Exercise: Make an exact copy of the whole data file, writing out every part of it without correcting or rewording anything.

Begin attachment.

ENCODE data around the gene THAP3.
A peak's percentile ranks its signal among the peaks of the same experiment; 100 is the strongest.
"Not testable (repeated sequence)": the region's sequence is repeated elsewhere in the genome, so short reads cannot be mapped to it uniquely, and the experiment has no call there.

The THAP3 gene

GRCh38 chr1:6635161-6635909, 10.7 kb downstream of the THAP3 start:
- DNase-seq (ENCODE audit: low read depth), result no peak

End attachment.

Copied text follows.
ENCODE data around the gene THAP3.
A peak's percentile ranks its signal among the peaks of the same experiment; 100 is the strongest.
"Not testable (repeated sequence)": the region's sequence is repeated elsewhere in the genome, so short reads cannot be mapped to it uniquely, and the experiment has no call there.

The THAP3 gene

GRCh38 chr1:6635161-6635909, 10.7 kb downstream of the THAP3 start:
- DNase-seq (ENCODE audit: low read depth), result no peak